Toward a faster, more accurate way to diagnose stroke

April 9, 2014, American Chemical Society
Toward a faster, more accurate way to diagnose stroke

When someone suffers from a stroke, a silent countdown begins. A fast diagnosis and treatment can mean the difference between life and death. So scientists are working on a new blood test that one day could rapidly confirm whether someone is having a stroke and what kind. Their report appears in the ACS journal Analytical Chemistry.

Steven A. Soper and colleagues note that strokes, which are the third leading cause of death and disability in the United States, have two possible causes. In , a clot stops in a part of the brain. In , a blood vessel in the brain ruptures. Both can lead to similar symptoms, such as numbness on one side of the body, sudden weakness and headache. Current diagnostic tests can't tell between these two types. But treatment, ideally within three hours of onset, depends on the kind of stroke a person is having. Soper's collaborator, Alison Baird, who is at SUNY Downstate Stroke Center, found clues—or biomarkers—in the blood that can suggest the stroke type and assist in determining the course of proper treatment. Soper's team sought a way to detect those clues quickly.

They built a device that can process whole blood and isolate genetic material for two potential biomarkers within minutes. Keeping in mind that identifying more biomarkers could aid in diagnosis, they designed their device so it can analyze a total of four biomarkers at the same time.

Explore further: Blood pressure medications given right after stroke not beneficial, study finds

More information: "Parallel Affinity-Based Isolation of Leukocyte Subsets Using Microfluidics: Application for Stroke Diagnosis" Anal. Chem., Article ASAP. DOI: 10.1021/ac5007766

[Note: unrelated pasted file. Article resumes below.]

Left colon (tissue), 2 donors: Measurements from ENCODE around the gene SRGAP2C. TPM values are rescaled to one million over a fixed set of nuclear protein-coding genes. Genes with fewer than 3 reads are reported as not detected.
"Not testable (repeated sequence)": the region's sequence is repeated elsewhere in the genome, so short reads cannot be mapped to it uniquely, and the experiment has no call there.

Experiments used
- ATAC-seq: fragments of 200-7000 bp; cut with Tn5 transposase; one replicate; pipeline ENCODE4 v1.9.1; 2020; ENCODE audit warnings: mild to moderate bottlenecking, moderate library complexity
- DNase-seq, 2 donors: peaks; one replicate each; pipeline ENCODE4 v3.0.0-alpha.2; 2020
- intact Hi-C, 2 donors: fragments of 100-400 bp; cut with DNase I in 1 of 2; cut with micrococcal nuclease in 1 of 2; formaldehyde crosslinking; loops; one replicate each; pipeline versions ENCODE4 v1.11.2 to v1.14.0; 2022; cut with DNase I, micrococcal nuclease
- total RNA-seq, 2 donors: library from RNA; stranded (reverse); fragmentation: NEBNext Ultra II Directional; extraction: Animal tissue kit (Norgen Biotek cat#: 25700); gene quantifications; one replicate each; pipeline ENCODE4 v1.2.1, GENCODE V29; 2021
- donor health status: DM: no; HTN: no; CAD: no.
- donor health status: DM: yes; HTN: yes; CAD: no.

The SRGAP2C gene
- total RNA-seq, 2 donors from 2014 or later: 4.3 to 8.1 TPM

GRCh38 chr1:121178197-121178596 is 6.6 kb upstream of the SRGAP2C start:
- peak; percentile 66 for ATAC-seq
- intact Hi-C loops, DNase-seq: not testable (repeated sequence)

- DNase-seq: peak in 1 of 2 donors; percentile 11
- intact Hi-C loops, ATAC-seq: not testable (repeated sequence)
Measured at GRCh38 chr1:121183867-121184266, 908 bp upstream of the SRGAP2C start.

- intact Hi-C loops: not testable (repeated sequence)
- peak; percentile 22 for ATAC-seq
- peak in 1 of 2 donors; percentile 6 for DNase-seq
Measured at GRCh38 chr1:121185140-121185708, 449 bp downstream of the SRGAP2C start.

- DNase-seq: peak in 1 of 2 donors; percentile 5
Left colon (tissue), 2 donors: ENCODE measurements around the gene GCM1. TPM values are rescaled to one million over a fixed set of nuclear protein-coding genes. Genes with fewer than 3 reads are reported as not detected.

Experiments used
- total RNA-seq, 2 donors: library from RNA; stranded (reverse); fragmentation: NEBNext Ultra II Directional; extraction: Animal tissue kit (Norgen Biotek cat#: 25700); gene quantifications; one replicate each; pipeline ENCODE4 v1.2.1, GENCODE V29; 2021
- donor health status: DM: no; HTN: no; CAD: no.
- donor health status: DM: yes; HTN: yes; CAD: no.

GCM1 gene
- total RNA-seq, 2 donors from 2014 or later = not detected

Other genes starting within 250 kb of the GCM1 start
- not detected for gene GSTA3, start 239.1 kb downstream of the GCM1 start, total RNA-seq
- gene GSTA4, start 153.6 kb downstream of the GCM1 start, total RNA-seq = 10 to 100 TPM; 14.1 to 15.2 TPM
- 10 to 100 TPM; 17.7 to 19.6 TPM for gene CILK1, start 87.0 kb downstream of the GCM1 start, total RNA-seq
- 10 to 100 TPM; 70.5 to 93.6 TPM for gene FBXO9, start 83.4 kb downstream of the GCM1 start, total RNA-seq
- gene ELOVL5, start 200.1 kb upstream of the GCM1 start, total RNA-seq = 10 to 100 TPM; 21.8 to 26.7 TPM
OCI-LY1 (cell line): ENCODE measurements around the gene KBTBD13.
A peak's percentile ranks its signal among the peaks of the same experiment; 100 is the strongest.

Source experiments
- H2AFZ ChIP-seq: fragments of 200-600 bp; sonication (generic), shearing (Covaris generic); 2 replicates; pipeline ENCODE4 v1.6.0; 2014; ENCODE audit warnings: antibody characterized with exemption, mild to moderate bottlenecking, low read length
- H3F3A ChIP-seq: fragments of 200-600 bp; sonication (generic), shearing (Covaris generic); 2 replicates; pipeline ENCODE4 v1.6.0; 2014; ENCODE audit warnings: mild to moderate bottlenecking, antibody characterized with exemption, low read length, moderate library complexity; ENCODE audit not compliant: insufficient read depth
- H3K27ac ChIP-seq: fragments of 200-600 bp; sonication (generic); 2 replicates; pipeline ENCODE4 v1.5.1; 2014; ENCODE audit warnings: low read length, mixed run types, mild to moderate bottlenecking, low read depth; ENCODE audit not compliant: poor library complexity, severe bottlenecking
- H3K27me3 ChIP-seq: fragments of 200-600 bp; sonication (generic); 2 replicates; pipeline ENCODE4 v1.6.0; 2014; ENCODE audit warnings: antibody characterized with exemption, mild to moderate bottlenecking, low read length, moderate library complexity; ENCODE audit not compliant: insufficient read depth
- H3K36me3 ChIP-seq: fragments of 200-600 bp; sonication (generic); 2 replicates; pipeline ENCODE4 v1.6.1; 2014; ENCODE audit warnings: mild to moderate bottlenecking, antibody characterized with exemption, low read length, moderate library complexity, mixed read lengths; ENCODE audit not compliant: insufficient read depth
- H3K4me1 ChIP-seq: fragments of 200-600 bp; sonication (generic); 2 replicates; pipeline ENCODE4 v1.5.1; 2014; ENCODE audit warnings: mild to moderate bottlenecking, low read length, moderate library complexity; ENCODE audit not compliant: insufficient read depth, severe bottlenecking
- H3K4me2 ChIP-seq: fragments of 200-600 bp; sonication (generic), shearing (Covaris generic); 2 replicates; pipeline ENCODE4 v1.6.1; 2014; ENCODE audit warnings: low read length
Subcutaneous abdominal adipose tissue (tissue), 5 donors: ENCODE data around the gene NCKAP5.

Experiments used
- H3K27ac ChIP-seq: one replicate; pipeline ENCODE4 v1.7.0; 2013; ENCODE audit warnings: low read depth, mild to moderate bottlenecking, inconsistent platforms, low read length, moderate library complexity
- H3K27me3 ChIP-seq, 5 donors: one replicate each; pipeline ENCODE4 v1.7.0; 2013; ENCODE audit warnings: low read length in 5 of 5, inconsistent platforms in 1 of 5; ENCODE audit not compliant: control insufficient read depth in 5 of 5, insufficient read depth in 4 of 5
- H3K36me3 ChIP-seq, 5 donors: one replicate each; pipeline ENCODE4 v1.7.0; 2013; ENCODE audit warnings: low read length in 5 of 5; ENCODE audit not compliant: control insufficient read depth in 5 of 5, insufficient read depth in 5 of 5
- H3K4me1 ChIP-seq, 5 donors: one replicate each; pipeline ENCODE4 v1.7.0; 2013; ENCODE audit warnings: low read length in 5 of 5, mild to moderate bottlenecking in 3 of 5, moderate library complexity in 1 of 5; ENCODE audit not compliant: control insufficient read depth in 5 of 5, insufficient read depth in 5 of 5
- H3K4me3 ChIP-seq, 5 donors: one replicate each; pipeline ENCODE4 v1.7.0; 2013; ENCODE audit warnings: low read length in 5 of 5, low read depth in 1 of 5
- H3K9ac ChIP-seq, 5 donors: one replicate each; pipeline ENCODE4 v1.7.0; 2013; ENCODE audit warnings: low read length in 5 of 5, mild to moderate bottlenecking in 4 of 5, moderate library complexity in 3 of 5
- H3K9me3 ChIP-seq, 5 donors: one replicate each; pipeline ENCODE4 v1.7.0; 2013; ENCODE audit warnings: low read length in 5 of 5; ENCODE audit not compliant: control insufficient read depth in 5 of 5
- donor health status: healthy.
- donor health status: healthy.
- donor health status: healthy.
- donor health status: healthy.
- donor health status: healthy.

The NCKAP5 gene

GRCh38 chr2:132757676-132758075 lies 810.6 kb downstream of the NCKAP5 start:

Abstract
We report the design and performance of a polymer microfluidic device that can affinity select multiple types of biological cells simultaneously with sufficient recovery and purity to allow for the expression profiling of mRNA isolated from these cells. The microfluidic device consisted of four independent selection beds with curvilinear channels that were 25 μm wide and 80 μm deep and were modified with antibodies targeting antigens specifically expressed by two different cell types. Bifurcated and Z-configured device geometries were evaluated for cell selection. As an example of the performance of these devices, CD4+ T-cells and neutrophils were selected from whole blood as these cells are known to express genes found in stroke-related expression profiles that can be used for the diagnosis of this disease. CD4+ T-cells and neutrophils were simultaneously isolated with purities >90% using affinity-based capture in cyclic olefin copolymer (COC) devices with a processing time of 3 min. In addition, sufficient quantities of the cells could be recovered from a 50 μL whole blood input to allow for reverse transcription-polymerase chain reaction (RT-PCR) following cell lysis. The expression of genes from isolated T-cells and neutrophils, such as S100A9, TCRB, and FPR1, was evaluated using RT-PCR. The modification and isolation procedures demonstrated here can also be used to analyze other cell types as well where multiple subsets must be interrogated.

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